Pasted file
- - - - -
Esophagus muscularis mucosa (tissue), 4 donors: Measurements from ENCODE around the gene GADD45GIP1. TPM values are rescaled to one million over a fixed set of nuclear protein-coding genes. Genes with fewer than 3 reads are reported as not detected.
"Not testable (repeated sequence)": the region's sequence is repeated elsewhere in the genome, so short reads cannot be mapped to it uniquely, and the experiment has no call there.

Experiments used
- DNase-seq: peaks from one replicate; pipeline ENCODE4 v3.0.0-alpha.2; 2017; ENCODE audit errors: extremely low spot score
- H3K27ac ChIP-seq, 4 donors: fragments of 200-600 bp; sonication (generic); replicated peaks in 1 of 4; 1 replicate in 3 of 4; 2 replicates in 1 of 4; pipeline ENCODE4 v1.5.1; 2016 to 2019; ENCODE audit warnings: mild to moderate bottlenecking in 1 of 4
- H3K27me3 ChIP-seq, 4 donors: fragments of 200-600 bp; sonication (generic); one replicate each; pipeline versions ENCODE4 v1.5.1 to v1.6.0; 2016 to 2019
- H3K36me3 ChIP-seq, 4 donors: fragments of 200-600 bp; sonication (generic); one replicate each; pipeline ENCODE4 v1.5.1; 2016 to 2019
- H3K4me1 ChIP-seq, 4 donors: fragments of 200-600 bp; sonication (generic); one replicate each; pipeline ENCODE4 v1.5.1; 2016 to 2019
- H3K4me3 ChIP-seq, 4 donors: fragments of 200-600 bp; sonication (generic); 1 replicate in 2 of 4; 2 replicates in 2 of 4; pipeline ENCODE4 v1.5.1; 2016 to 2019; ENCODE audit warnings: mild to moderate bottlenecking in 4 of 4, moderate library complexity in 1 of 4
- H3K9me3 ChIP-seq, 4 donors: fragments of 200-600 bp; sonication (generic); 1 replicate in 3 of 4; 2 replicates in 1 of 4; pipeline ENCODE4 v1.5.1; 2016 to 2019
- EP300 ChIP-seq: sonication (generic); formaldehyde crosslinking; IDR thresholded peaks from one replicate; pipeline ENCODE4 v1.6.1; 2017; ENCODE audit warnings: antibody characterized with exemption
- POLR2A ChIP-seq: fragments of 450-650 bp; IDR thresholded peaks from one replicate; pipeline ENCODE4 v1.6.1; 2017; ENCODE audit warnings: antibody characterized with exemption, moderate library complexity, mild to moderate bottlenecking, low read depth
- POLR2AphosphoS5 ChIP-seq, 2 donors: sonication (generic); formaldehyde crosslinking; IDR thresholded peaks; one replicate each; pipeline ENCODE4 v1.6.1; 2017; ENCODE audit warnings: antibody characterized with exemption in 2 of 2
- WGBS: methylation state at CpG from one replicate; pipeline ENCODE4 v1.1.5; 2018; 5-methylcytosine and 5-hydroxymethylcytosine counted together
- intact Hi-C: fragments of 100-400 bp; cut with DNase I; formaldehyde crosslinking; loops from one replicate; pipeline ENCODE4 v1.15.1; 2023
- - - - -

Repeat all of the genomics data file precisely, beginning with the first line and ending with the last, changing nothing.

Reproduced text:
Esophagus muscularis mucosa (tissue), 4 donors: Measurements from ENCODE around the gene GADD45GIP1. TPM values are rescaled to one million over a fixed set of nuclear protein-coding genes. Genes with fewer than 3 reads are reported as not detected.
"Not testable (repeated sequence)": the region's sequence is repeated elsewhere in the genome, so short reads cannot be mapped to it uniquely, and the experiment has no call there.

Experiments used
- DNase-seq: peaks from one replicate; pipeline ENCODE4 v3.0.0-alpha.2; 2017; ENCODE audit errors: extremely low spot score
- H3K27ac ChIP-seq, 4 donors: fragments of 200-600 bp; sonication (generic); replicated peaks in 1 of 4; 1 replicate in 3 of 4; 2 replicates in 1 of 4; pipeline ENCODE4 v1.5.1; 2016 to 2019; ENCODE audit warnings: mild to moderate bottlenecking in 1 of 4
- H3K27me3 ChIP-seq, 4 donors: fragments of 200-600 bp; sonication (generic); one replicate each; pipeline versions ENCODE4 v1.5.1 to v1.6.0; 2016 to 2019
- H3K36me3 ChIP-seq, 4 donors: fragments of 200-600 bp; sonication (generic); one replicate each; pipeline ENCODE4 v1.5.1; 2016 to 2019
- H3K4me1 ChIP-seq, 4 donors: fragments of 200-600 bp; sonication (generic); one replicate each; pipeline ENCODE4 v1.5.1; 2016 to 2019
- H3K4me3 ChIP-seq, 4 donors: fragments of 200-600 bp; sonication (generic); 1 replicate in 2 of 4; 2 replicates in 2 of 4; pipeline ENCODE4 v1.5.1; 2016 to 2019; ENCODE audit warnings: mild to moderate bottlenecking in 4 of 4, moderate library complexity in 1 of 4
- H3K9me3 ChIP-seq, 4 donors: fragments of 200-600 bp; sonication (generic); 1 replicate in 3 of 4; 2 replicates in 1 of 4; pipeline ENCODE4 v1.5.1; 2016 to 2019
- EP300 ChIP-seq: sonication (generic); formaldehyde crosslinking; IDR thresholded peaks from one replicate; pipeline ENCODE4 v1.6.1; 2017; ENCODE audit warnings: antibody characterized with exemption
- POLR2A ChIP-seq: fragments of 450-650 bp; IDR thresholded peaks from one replicate; pipeline ENCODE4 v1.6.1; 2017; ENCODE audit warnings: antibody characterized with exemption, moderate library complexity, mild to moderate bottlenecking, low read depth
- POLR2AphosphoS5 ChIP-seq, 2 donors: sonication (generic); formaldehyde crosslinking; IDR thresholded peaks; one replicate each; pipeline ENCODE4 v1.6.1; 2017; ENCODE audit warnings: antibody characterized with exemption in 2 of 2
- WGBS: methylation state at CpG from one replicate; pipeline ENCODE4 v1.1.5; 2018; 5-methylcytosine and 5-hydroxymethylcytosine counted together
- intact Hi-C: fragments of 100-400 bp; cut with DNase I; formaldehyde crosslinking; loops from one replicate; pipeline ENCODE4 v1.15.1; 2023